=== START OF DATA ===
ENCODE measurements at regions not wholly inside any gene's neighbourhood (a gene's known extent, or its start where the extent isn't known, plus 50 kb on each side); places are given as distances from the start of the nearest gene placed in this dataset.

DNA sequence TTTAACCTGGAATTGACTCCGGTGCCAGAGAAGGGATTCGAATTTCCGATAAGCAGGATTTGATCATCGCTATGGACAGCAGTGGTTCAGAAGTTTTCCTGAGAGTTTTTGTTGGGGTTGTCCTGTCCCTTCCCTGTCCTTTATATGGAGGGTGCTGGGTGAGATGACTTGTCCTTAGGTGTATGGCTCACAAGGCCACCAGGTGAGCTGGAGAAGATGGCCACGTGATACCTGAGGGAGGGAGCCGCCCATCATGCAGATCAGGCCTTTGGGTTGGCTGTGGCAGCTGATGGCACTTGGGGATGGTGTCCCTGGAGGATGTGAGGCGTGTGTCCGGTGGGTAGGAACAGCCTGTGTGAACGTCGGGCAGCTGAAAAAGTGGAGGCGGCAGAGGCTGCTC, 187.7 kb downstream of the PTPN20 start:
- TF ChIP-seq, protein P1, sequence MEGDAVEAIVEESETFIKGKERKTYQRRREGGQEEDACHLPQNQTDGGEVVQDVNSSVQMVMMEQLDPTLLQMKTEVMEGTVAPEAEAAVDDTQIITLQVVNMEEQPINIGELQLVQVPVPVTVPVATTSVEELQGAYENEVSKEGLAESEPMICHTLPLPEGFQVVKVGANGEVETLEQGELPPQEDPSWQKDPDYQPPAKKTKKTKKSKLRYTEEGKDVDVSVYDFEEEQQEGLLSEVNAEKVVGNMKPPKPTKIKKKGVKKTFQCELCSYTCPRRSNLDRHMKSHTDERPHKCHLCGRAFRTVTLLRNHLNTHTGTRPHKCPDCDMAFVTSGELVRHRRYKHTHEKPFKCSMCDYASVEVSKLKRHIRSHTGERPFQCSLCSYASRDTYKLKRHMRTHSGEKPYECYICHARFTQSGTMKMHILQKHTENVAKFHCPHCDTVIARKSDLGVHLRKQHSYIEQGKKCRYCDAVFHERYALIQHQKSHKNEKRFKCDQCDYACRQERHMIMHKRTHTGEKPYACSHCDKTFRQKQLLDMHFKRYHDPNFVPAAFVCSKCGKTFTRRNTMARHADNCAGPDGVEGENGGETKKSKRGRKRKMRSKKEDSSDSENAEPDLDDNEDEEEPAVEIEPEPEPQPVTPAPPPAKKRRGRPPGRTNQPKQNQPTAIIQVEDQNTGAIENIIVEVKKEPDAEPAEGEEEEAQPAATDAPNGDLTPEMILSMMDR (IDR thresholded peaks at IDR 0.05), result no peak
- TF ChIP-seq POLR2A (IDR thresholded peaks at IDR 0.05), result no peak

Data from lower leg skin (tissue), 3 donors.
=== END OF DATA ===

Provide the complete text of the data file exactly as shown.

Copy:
ENCODE measurements at regions not wholly inside any gene's neighbourhood (a gene's known extent, or its start where the extent isn't known, plus 50 kb on each side); places are given as distances from the start of the nearest gene placed in this dataset.

DNA sequence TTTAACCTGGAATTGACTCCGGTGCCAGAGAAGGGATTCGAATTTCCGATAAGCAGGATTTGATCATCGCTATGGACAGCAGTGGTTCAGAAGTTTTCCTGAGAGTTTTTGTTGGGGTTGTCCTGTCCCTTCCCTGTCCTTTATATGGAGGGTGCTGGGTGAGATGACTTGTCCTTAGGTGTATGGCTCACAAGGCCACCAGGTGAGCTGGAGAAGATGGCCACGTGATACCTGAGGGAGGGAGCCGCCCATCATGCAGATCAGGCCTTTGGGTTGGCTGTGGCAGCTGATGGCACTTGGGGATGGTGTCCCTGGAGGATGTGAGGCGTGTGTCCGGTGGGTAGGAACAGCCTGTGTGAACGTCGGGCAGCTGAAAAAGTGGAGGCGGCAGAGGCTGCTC, 187.7 kb downstream of the PTPN20 start:
- TF ChIP-seq, protein P1, sequence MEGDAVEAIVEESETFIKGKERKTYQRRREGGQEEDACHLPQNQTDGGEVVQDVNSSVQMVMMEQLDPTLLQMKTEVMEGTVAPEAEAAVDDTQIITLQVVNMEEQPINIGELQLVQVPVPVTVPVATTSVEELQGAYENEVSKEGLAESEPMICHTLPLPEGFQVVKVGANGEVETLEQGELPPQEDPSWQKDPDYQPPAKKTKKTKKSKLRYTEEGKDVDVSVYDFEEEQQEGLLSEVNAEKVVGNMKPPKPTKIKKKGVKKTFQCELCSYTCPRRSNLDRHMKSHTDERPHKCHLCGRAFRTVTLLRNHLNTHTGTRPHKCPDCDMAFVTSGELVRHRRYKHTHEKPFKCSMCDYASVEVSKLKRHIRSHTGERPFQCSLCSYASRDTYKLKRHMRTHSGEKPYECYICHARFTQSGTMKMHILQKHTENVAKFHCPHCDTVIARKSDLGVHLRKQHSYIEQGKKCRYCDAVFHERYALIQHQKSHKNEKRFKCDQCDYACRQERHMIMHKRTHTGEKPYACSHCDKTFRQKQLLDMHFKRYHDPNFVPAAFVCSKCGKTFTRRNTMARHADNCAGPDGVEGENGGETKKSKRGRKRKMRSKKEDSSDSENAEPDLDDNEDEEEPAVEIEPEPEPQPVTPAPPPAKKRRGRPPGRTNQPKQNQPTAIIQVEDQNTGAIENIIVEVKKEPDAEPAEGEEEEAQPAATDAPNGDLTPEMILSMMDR (IDR thresholded peaks at IDR 0.05), result no peak
- TF ChIP-seq POLR2A (IDR thresholded peaks at IDR 0.05), result no peak

Data from lower leg skin (tissue), 3 donors.